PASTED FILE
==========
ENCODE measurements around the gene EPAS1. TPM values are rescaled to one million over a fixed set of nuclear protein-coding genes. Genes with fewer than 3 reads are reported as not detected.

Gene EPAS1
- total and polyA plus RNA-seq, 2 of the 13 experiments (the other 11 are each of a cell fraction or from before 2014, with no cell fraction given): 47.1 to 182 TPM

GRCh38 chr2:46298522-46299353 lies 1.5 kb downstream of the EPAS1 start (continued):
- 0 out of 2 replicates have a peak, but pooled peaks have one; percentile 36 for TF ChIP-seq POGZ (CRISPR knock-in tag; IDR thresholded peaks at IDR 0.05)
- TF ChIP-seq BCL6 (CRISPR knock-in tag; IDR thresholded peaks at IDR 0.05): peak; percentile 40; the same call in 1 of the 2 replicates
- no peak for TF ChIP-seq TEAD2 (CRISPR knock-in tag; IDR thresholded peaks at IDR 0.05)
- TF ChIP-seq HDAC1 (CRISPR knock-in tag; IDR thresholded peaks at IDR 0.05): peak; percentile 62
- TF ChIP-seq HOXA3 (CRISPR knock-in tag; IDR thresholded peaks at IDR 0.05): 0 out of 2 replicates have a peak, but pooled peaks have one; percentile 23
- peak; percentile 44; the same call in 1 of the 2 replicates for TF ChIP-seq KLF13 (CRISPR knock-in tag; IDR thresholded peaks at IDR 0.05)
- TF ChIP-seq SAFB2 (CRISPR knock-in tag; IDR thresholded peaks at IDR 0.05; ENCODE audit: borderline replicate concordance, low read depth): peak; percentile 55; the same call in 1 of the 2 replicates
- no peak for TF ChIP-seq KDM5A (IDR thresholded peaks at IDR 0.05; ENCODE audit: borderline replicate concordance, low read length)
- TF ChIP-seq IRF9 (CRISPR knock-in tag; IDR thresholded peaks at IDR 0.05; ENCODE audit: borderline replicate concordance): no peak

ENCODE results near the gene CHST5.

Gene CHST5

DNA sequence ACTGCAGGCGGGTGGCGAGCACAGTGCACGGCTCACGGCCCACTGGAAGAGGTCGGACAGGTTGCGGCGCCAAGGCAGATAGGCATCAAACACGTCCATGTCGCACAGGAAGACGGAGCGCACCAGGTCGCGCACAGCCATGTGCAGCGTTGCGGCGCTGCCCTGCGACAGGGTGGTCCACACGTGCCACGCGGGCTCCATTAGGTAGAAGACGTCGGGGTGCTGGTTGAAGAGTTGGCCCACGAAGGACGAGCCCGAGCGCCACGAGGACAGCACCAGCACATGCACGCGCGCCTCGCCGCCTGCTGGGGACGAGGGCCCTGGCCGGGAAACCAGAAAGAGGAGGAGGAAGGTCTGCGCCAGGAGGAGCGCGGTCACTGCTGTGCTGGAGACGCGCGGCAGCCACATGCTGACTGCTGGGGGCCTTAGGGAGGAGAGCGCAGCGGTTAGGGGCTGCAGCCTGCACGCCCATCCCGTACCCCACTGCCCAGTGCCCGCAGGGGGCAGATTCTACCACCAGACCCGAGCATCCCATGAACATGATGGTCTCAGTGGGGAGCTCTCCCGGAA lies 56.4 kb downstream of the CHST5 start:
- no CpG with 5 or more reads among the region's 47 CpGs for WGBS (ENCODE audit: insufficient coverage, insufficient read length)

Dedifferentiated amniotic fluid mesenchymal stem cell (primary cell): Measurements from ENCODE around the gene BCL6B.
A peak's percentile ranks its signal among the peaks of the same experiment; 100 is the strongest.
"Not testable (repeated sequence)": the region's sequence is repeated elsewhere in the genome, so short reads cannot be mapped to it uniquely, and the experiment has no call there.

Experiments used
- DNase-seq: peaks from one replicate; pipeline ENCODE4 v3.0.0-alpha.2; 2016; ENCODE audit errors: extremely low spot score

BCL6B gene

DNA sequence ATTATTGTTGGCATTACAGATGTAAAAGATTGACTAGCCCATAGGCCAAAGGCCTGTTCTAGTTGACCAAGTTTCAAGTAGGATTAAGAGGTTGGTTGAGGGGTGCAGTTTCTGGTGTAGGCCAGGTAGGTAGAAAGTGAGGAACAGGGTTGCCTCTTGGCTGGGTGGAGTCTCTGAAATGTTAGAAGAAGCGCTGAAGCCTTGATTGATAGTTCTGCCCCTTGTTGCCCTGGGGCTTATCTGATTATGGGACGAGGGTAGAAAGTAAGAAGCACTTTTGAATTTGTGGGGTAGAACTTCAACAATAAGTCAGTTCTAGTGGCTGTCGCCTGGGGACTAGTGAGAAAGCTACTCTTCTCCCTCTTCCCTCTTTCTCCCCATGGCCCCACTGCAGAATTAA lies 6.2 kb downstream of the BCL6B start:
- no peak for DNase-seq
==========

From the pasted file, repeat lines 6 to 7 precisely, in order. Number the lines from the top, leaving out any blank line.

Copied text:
- TF ChIP-seq BCL6 (CRISPR knock-in tag; IDR thresholded peaks at IDR 0.05): peak; percentile 40; the same call in 1 of the 2 replicates
- no peak for TF ChIP-seq TEAD2 (CRISPR knock-in tag; IDR thresholded peaks at IDR 0.05)